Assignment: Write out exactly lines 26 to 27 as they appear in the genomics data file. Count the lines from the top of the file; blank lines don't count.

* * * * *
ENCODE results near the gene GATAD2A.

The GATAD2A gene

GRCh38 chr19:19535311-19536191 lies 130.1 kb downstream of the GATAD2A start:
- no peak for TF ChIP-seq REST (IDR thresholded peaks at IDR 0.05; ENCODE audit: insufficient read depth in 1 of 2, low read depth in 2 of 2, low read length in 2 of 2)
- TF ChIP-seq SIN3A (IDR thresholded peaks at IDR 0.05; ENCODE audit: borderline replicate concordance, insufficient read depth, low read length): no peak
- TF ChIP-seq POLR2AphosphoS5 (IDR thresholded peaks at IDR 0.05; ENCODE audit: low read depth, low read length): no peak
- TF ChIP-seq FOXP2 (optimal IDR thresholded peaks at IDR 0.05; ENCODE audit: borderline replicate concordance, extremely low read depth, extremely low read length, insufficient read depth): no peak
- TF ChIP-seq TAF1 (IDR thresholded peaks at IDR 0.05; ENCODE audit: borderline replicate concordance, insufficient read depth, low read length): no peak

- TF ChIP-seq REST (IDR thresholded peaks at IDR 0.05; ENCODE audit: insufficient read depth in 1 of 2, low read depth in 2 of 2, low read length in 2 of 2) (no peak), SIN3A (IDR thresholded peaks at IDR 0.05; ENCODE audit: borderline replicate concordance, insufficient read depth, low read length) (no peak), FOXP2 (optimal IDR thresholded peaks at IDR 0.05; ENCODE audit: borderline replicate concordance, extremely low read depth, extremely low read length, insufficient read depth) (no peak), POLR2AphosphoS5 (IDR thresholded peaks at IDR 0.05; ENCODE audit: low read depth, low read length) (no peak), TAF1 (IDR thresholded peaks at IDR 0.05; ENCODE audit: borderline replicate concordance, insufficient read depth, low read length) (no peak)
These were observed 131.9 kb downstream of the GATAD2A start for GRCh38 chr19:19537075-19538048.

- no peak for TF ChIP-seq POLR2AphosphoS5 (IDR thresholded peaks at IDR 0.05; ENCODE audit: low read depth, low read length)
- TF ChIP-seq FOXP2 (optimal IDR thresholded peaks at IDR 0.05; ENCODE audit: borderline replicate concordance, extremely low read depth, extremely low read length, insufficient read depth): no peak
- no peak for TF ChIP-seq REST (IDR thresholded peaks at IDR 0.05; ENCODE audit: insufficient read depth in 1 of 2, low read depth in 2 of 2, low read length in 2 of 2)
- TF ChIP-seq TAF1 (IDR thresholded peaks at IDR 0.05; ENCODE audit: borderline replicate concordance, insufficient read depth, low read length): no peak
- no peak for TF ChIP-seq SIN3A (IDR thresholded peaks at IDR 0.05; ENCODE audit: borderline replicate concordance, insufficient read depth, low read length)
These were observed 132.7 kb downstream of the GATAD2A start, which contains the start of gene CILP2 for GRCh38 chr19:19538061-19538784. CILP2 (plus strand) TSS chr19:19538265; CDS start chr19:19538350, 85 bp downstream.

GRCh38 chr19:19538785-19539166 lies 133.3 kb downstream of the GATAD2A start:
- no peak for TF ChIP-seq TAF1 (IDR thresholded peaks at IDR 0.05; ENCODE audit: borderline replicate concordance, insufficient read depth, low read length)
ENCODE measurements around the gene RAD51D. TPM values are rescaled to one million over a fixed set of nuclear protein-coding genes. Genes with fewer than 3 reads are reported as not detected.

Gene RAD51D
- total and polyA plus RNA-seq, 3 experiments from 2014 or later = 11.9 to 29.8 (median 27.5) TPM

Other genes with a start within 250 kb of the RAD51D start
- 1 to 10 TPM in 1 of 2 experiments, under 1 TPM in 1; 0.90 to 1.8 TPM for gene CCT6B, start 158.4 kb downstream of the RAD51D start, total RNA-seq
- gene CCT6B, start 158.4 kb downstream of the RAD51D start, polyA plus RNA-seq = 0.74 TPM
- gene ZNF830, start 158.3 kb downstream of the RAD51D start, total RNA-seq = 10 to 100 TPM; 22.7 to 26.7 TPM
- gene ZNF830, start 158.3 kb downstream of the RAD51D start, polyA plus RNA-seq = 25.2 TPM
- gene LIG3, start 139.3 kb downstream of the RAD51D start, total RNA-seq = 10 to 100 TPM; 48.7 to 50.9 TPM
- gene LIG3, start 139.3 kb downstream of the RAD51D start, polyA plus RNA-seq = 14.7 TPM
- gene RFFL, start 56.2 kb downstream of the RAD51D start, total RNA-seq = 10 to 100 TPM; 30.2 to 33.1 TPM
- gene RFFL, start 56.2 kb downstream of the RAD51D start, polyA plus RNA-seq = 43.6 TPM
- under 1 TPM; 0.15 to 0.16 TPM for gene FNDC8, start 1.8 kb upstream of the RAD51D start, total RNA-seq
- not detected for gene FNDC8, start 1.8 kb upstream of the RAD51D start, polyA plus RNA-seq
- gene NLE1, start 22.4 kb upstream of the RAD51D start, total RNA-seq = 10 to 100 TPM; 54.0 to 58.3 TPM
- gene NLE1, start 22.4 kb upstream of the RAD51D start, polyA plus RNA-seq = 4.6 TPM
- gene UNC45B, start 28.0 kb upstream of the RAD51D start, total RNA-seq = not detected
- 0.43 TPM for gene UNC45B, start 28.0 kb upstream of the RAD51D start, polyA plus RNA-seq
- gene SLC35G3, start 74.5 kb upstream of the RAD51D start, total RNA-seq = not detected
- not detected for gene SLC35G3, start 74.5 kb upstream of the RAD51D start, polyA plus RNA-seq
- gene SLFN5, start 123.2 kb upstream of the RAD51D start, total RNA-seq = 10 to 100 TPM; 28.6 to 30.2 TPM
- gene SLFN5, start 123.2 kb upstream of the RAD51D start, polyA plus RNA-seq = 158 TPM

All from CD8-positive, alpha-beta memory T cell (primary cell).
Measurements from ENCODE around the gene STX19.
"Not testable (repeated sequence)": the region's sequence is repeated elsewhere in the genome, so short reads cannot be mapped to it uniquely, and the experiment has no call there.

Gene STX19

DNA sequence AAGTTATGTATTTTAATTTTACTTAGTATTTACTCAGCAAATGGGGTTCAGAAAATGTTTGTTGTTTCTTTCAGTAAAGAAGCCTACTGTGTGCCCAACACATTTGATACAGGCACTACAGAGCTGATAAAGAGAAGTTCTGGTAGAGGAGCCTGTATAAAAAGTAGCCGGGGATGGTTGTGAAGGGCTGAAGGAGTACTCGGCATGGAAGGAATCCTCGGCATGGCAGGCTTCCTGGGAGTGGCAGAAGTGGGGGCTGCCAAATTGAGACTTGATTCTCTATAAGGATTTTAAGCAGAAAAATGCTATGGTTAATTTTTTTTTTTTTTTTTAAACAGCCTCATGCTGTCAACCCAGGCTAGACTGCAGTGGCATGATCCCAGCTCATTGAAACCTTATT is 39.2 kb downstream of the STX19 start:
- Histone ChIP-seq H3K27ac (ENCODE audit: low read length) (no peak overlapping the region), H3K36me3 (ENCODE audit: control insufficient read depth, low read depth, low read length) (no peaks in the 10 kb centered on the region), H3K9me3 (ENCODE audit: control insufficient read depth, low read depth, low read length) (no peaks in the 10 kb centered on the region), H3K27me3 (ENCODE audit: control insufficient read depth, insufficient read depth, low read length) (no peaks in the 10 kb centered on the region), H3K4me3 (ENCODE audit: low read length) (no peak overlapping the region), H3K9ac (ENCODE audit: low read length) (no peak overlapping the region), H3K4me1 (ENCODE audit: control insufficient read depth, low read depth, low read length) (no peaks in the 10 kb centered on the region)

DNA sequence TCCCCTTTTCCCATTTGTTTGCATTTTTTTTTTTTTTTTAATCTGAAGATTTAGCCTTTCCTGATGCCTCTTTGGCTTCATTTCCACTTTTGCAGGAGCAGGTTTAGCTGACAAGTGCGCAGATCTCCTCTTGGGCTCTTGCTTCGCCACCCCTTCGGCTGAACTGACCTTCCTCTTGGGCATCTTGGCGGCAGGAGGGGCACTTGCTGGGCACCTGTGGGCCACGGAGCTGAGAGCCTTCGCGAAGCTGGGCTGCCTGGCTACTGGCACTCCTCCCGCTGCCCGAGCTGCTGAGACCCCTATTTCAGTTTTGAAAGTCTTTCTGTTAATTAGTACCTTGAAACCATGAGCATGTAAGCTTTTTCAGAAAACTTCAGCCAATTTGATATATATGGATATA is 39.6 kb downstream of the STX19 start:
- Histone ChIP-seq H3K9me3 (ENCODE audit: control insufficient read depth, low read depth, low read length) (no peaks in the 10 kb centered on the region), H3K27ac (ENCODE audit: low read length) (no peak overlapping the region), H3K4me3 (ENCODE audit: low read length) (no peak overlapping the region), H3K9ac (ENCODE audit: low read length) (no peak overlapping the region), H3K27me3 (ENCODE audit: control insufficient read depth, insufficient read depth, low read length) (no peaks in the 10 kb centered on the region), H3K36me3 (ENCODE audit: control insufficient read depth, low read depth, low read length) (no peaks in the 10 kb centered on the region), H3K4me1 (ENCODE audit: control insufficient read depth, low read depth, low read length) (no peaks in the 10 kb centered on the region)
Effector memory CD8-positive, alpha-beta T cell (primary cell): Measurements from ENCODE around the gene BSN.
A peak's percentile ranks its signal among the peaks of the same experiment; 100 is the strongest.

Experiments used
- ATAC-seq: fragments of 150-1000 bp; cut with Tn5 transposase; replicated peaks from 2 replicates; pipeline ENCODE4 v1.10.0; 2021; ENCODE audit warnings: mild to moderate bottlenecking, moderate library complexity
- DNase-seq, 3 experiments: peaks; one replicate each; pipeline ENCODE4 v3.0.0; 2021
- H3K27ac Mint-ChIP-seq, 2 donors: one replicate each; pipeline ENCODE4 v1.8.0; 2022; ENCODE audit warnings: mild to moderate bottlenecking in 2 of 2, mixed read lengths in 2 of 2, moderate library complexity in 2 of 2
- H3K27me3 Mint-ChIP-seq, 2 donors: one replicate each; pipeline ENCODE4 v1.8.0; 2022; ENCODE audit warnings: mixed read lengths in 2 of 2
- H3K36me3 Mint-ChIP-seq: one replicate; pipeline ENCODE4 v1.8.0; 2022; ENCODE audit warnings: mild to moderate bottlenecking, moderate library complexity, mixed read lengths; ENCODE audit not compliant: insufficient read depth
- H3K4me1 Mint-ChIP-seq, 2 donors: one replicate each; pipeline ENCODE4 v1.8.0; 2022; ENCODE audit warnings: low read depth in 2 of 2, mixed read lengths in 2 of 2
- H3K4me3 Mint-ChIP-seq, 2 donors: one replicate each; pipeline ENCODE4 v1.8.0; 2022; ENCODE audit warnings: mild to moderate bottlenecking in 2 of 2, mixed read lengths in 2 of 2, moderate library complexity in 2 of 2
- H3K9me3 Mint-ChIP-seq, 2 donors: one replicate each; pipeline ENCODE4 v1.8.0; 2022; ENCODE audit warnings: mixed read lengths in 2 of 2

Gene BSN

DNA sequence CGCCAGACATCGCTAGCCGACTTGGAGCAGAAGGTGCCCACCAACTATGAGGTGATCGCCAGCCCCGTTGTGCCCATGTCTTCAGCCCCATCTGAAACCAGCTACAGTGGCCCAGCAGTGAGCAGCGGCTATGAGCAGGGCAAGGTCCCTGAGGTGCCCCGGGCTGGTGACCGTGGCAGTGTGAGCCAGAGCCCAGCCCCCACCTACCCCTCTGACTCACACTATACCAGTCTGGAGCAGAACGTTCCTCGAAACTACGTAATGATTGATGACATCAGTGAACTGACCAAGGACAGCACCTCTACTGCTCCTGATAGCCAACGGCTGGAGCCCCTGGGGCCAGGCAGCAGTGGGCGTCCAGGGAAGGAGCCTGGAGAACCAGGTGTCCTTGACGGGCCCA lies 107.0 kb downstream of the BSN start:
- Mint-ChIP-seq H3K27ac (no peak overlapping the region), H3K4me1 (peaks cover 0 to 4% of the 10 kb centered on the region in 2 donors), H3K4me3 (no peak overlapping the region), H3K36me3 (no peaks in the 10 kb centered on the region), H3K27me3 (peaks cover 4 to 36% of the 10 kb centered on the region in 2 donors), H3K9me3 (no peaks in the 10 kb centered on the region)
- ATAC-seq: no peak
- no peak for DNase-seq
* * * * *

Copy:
- gene ZNF830, start 158.3 kb downstream of the RAD51D start, polyA plus RNA-seq = 25.2 TPM
- gene LIG3, start 139.3 kb downstream of the RAD51D start, total RNA-seq = 10 to 100 TPM; 48.7 to 50.9 TPM